- Because that is the way Wikis are set up: so that everyone can participate. The occasional vandal's edits are usually soon reverted because hundreds or thousands can be monitoring changes on the Wikipedia, and even a smaller Wiki like this project can have dozens of active participants keeping track of things during a day. ~ Kalki 05:18, 3 Dec 2004 (UTC)
Copyvio problem and cleanupEdit
I've flagged this article as a likely copyright violation because it contains substantial quoting from a copyrighted work. I ask the editors of this article to try to reduce the amount of quotes severely. I estimate that we have about 30 paperback-sized pages of quotes here, for a book that is about 430 paperback-pages long, or about 7% of the book. This is too much by any reasonable fair-use standard.
While we have no formal guidelines yet on a maximum amount of quoting for a book, I would recommend cutting it down to less than 1%. This may horrify Tolkien fans, but we need to focus on the very best, most pithy and original quotes from works. This means thinking more like editors of a Bartlett's Famous Quotations than of a fan website. While all of the prose in TRotK is quite impressive, we should try to get the most memorable lines, and avoid quotes that merely describe pivotal events, illuminate characters and personalities with less-than-unique phrases, and provide other examples that probably wouldn't make it into a top-20 list.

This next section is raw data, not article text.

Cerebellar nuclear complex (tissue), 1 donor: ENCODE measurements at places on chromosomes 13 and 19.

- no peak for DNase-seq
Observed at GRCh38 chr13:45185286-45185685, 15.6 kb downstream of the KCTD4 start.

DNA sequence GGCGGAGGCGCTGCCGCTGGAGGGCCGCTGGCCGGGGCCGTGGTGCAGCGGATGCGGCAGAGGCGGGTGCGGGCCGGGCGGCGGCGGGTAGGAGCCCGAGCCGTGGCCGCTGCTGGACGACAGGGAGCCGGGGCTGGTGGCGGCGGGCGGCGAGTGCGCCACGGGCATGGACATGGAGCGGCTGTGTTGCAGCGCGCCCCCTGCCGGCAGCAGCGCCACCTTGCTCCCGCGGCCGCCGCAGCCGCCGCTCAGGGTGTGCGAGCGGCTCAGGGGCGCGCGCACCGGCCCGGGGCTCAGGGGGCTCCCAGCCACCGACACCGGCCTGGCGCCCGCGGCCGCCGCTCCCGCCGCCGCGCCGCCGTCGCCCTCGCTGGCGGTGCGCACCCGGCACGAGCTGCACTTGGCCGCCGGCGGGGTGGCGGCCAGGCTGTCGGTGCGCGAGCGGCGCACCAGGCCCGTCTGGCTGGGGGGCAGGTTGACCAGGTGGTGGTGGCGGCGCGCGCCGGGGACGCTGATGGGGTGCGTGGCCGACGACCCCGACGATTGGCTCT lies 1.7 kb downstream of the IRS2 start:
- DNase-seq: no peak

I expect to return to this page sometime after 00:00, 14 August 2007 UTC (i.e, about a week) and see how things are going. If necessary, I will start chopping out large amounts of material at that time. ~ Jeff Q (talk) 04:16, 6 August 2007 (UTC)
- Oh, I forgot — we should also have some better indication of where these quotes are for people not familiar with Return. I believe the headings should include chapter numbers, and page numbers and an edition from which to source them are also highly recommended. ~ Jeff Q (talk) 04:22, 6 August 2007 (UTC)
The first edition of The Lord of the Rings is out of copyright in the United States. So long as the quotes are taken from the first edition, there is no copyright issue here under U.S. law. Note that most of Tolkien's changes for the second edition that has been in print since 1966 were to the Appendices, so while Appendices to The Lord of the Rings could use a good trimming on copyvio grounds, most, if not all of the quotes in the three articles you tagged aren't copyvio's in the U.S. (though they would be in most Berne Convention countries.) 22.214.171.124 17:44, 18 August 2007 (UTC)
== Why are none of these quotes attributed? Who (in the novel) said them and to whom, when?! 126.96.36.199 06:54, 24 August 2007 (UTC)